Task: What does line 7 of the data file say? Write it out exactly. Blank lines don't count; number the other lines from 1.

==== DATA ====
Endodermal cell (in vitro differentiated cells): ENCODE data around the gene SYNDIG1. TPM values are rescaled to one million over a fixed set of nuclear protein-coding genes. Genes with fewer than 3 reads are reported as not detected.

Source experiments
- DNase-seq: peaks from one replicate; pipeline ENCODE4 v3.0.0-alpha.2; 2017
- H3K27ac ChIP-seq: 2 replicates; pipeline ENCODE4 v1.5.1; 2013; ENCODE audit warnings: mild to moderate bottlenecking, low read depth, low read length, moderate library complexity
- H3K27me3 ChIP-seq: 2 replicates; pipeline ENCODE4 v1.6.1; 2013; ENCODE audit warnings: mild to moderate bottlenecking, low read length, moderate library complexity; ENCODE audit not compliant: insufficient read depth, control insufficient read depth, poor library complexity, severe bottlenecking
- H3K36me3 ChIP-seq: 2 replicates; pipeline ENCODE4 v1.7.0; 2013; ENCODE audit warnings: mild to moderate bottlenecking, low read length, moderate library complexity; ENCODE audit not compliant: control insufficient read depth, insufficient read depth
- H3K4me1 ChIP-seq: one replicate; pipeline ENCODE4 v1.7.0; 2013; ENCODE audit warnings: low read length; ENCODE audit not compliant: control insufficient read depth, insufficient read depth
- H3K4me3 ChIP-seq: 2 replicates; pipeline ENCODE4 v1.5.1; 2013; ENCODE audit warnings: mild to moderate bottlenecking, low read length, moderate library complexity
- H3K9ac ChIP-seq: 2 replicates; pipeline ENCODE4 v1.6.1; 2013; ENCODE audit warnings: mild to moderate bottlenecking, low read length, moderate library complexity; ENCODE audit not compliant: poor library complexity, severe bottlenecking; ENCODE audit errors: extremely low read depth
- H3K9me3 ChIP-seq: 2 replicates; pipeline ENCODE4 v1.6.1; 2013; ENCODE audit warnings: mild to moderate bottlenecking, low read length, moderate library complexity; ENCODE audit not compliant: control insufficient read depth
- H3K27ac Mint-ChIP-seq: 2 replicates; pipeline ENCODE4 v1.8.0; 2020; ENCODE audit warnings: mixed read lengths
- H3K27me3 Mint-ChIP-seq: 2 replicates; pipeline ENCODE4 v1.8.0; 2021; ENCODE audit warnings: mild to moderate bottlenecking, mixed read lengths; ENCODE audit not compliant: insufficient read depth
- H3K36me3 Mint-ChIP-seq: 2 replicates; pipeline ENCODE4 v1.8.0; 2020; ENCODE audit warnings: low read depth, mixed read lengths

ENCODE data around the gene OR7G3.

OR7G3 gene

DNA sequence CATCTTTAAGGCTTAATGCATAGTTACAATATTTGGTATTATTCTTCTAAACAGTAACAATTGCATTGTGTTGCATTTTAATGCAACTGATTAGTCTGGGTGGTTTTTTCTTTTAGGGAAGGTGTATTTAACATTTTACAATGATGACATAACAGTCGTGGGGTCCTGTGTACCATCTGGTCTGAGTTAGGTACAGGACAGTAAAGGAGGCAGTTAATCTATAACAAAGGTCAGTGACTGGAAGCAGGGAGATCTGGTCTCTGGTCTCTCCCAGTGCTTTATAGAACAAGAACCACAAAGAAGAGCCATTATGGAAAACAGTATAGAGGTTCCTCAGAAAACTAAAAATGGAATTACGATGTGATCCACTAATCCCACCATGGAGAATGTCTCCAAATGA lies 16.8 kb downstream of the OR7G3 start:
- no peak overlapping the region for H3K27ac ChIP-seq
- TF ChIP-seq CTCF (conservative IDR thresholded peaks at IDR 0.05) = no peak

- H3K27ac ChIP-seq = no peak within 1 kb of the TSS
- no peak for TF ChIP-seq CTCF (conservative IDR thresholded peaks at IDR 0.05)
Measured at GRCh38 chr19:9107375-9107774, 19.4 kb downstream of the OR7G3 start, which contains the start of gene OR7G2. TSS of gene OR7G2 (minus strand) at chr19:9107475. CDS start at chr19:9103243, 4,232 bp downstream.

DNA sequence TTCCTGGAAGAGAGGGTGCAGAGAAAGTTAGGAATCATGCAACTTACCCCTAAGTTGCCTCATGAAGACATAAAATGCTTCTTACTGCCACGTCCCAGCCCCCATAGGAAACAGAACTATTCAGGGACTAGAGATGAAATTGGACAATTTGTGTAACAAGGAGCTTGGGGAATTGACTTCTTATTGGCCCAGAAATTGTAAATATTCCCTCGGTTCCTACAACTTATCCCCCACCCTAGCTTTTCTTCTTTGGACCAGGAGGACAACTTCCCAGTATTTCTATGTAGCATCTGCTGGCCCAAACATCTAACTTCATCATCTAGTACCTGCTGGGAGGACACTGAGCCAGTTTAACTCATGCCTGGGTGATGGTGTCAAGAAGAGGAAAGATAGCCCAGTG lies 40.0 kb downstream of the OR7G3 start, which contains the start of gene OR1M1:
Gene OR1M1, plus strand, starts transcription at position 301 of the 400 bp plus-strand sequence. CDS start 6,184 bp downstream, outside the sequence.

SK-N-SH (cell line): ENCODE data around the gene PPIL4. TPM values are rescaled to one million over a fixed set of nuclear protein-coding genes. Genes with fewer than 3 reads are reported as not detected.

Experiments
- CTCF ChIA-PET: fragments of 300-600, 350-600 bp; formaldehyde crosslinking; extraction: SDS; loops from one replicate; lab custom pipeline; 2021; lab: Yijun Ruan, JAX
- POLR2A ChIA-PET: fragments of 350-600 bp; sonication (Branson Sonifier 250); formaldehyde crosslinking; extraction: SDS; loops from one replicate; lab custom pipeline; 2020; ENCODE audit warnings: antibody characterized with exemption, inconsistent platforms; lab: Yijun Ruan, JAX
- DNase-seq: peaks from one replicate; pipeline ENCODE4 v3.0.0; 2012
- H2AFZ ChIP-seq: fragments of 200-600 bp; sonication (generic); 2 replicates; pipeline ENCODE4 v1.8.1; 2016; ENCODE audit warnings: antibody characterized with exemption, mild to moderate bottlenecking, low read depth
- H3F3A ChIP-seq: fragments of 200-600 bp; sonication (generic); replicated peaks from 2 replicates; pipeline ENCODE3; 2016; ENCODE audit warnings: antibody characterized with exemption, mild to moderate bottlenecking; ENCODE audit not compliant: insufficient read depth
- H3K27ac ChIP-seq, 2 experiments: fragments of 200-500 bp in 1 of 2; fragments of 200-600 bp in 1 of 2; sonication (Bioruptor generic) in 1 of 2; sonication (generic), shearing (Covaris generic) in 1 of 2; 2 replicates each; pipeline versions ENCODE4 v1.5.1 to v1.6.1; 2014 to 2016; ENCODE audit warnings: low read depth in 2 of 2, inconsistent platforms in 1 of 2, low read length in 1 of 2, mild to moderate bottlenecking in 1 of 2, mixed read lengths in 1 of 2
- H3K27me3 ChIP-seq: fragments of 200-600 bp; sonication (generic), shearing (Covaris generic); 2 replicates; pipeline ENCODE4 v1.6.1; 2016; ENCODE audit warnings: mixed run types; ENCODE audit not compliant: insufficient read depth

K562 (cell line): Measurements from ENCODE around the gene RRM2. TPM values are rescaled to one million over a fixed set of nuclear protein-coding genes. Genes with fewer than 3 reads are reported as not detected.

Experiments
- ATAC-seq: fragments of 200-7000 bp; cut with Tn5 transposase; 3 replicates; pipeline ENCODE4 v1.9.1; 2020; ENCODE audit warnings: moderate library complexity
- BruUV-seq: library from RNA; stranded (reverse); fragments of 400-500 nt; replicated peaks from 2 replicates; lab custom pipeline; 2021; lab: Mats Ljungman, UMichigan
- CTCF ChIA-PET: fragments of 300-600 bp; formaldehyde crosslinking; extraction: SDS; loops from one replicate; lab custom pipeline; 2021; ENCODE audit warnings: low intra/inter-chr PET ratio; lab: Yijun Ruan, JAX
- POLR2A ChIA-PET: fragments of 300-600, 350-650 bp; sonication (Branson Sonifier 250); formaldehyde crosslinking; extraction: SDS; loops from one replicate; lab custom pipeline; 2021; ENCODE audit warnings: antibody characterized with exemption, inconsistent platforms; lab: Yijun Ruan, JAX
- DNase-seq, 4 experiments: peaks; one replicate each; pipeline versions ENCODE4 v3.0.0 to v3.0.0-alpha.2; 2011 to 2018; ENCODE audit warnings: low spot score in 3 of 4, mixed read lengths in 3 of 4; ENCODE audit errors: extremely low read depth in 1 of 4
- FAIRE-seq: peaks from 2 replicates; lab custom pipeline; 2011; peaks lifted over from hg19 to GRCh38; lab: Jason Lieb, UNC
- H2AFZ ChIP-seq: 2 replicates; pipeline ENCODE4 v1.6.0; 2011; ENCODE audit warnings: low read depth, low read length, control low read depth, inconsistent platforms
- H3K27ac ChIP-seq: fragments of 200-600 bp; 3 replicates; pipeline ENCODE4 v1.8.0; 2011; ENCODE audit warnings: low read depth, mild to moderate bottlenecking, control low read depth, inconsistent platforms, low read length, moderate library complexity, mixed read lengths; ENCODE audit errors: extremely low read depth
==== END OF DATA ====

- H3K4me1 ChIP-seq: one replicate; pipeline ENCODE4 v1.7.0; 2013; ENCODE audit warnings: low read length; ENCODE audit not compliant: control insufficient read depth, insufficient read depth